Wednesday, December 7, 2011

Other questions that the class had trouble with, and their explanations

I wanted to go through a bunch of the final exam questions to broadly address topics I wanted you to understand. Below are questions that less than 50% of the class got correct. If you have any questions, comments or concerns, please post a comment.

7. The remarkably high frequency of sexual reproduction in most taxonomic groups is paradoxical given what facts?
a. In sexual populations, females contribute to population growth
b. In sexual populations, individuals contribute only half of their genetic material to their offspring
c. In asexual populations, recombination is more frequent
d. A and B are correct
e. All of the above

The correct answer is D, this is the two-fold cost of sex. However, I gave full credit for all answers but C and E. Unfortunately, I think it would have been clearer if I had put "In sexual populations, ONLY females contribute to population growth".

8.  You find a species of bird with a ridiculously long tail in males that is clearly maladaptive for the organism's niche. You can conclude conclusively that:
a. The tail is a honest indicator of the males genetic quality
b. The tail catches the attention of the females because of sensory bias
c. Females prefer the costly trait because it means that their sons will be sexy
d. All of the above
e. None of the above

The correct answer is E. The key word here is "conclusively". In fact, A, B and C all could be true, but none of them are conclusively true. All three are mechanisms for the evolution of secondary sexual ornaments that may be maladaptive from a viability perspective.

9. Which of the following can result in a decrease in mean fitness in the population?
a. Stabilizing selection
b. Disruptive selection
c. Frequency-dependent selection
d. Balancing selection
e. Adaptive evolution

The correct answer is C, as in the Hawk-Dove game. I sense that most of you chose B because it "sounds bad". Don't fall into that trap, rely on what you know. Disruptive selection increases mean fitness, it just means that the extremes of the population survive the best.

11. The figure above is taken from Hanifin et al. (2009) with regard to prey toxicity of Rough-skinned newts and garter snakes resistance to those newts. Which of the following can you conclude from this figure?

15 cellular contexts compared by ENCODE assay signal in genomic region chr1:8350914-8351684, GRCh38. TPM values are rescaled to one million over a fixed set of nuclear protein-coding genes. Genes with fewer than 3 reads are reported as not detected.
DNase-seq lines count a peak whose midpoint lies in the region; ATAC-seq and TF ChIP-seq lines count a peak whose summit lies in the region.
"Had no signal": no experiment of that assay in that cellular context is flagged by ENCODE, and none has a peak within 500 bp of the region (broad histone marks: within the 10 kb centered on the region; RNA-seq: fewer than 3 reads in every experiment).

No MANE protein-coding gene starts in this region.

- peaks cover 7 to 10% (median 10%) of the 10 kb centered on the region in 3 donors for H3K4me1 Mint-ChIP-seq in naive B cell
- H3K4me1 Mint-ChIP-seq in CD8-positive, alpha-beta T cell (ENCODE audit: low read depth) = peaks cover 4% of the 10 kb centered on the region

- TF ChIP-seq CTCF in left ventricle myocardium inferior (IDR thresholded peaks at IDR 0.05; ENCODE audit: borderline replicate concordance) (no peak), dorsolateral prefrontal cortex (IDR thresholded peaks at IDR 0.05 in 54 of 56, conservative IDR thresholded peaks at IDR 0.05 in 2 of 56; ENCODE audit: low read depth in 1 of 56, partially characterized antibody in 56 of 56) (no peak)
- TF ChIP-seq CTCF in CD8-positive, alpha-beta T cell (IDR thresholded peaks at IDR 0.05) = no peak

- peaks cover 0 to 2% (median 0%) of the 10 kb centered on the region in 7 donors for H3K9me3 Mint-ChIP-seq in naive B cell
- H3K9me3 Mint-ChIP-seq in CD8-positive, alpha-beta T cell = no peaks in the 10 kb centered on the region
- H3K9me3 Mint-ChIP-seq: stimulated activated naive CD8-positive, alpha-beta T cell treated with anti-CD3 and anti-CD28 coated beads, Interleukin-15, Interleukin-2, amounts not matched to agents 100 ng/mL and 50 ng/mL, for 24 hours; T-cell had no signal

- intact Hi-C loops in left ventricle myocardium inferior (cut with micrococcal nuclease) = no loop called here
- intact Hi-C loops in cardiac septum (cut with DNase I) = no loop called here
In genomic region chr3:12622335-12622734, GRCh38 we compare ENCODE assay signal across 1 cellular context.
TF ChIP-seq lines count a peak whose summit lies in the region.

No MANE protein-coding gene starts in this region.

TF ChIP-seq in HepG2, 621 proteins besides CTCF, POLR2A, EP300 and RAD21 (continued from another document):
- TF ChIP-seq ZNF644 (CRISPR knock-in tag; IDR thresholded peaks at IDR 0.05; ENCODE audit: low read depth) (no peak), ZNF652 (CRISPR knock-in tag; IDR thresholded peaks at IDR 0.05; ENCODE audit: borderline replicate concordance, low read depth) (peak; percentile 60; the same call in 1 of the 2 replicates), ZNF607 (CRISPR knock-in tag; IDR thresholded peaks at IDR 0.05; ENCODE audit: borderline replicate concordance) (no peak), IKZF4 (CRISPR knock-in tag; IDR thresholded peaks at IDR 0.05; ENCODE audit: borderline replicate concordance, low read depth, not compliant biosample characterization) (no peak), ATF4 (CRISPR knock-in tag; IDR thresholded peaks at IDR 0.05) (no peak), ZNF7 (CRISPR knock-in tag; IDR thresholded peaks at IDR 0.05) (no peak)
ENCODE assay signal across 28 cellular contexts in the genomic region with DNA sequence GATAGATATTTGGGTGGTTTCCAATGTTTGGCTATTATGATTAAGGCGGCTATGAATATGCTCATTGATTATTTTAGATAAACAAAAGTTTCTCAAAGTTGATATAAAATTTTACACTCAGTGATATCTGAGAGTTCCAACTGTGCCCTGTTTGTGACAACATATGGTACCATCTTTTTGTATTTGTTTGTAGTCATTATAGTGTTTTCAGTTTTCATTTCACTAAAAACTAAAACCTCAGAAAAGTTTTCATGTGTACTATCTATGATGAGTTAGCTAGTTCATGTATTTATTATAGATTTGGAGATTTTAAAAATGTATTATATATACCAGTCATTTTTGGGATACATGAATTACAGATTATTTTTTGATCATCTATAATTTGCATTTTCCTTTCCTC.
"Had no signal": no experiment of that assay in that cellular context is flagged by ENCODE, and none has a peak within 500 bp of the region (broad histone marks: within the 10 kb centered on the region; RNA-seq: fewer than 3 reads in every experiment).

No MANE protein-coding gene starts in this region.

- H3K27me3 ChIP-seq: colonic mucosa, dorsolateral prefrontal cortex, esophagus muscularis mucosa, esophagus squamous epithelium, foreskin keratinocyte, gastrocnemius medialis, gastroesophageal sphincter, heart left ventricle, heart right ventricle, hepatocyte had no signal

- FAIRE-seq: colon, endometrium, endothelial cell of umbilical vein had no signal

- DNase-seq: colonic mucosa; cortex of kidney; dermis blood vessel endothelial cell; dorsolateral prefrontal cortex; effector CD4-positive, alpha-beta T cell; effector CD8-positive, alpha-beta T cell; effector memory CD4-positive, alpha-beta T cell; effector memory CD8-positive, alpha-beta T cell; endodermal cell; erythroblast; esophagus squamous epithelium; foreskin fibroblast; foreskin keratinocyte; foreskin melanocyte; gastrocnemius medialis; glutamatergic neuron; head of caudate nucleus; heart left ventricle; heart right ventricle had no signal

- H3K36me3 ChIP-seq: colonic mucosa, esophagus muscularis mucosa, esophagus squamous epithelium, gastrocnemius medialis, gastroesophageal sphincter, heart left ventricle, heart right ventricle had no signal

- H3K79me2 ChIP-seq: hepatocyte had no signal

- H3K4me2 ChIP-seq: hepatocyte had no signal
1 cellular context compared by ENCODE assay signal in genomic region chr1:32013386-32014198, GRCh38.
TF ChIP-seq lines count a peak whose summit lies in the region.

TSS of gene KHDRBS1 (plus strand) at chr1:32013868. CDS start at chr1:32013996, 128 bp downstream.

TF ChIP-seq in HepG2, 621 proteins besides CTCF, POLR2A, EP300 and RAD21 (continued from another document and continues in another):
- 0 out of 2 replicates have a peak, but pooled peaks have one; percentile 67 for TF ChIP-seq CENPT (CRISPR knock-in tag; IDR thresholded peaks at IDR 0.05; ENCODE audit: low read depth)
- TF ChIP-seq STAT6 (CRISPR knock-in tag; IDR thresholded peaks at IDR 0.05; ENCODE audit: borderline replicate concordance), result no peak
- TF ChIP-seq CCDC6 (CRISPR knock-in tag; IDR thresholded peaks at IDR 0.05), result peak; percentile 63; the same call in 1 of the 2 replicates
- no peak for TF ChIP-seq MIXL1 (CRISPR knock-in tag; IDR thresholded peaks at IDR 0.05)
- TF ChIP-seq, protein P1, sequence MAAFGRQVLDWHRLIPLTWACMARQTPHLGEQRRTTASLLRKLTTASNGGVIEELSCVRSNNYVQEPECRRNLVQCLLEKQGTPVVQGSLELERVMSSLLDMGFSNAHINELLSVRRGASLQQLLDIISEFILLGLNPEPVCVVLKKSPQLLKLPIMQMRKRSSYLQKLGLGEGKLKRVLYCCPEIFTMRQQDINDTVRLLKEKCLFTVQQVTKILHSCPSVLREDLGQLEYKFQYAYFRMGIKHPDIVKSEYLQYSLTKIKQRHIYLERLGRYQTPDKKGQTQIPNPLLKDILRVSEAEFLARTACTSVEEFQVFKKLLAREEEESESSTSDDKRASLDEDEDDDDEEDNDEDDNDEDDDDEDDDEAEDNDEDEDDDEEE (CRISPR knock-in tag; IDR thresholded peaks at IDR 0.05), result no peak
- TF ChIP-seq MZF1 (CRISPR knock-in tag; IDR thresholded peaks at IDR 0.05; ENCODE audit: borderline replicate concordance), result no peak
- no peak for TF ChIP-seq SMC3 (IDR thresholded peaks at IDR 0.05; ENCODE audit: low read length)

a. Garter snakes are so resistant to TTX that there are rarely any fitness consequences to consuming them.
b. TTX is so high in most newts that the coevolutionary arms race with garter snakes could not be an explanation.
c. The coevolutionary arms race between newts and garter snakes generally ends with garter snakes winning.
d. Stabilizing selection favors an optimum ratio between TTX toxicity and resistance to be about 50%
e. none of the above

The correct answer is C. Not much to say about this one other than it was covered in the worksheet you did in-class, and reading the paper. Answer D was popular, but is gibberish. Stabilizing selection cannot select for a ratio between two different species' phenotypes. Both would have fluctuating or directional selection being applied on them during coevolutionary arms races, not selection to stay the same.

21. A Darwinian demon cannot exist because of the existence of:
a. Semelparity
b. Trade-offs
c. Senescence
d. Unstable equilibria
e. B and D are correct

B is correct. I suspect many of you chose E because of test-taking beliefs rather than because you thought unstable equilibria limit Darwinian Demons. Fundamentally, answer D doesn't actually mean anything in this context.

25. This modeling approach is especially useful for studying frequency-dependent selection
a. Game theory
b. Optimality theory
c. Quantitative genetic theory
d. Neutral theory
e. None of the above

The correct answer is A. Seemingly, every question that involved frequency-dependent selection was a struggle. Suggestions on how I could have made this concept clearer would be appreciated.

41. Helacyton gartleri, or HeLa cells, is a species under all of the following species concepts EXCEPT:
a. Biological species concept
b. Morphological species concept
c. Evolutionary species concept
d. Phylogenetic species concept
e. None of the above

The correct answer was D. Many chose A. However, unless you believe a human will mate with HeLa cells and produce viable offspring, you are wrong. B is wrong because HeLa cells on a petri dish look morphologically different than Homo sapiens. C is wrong because A is wrong, these species are distinct evolutionary species and will never interbreed again. D is the only one in which HeLa cells fail to be a distinct species. While HeLa cells are monophyletic, naming them their own species would make humans paraphyletic.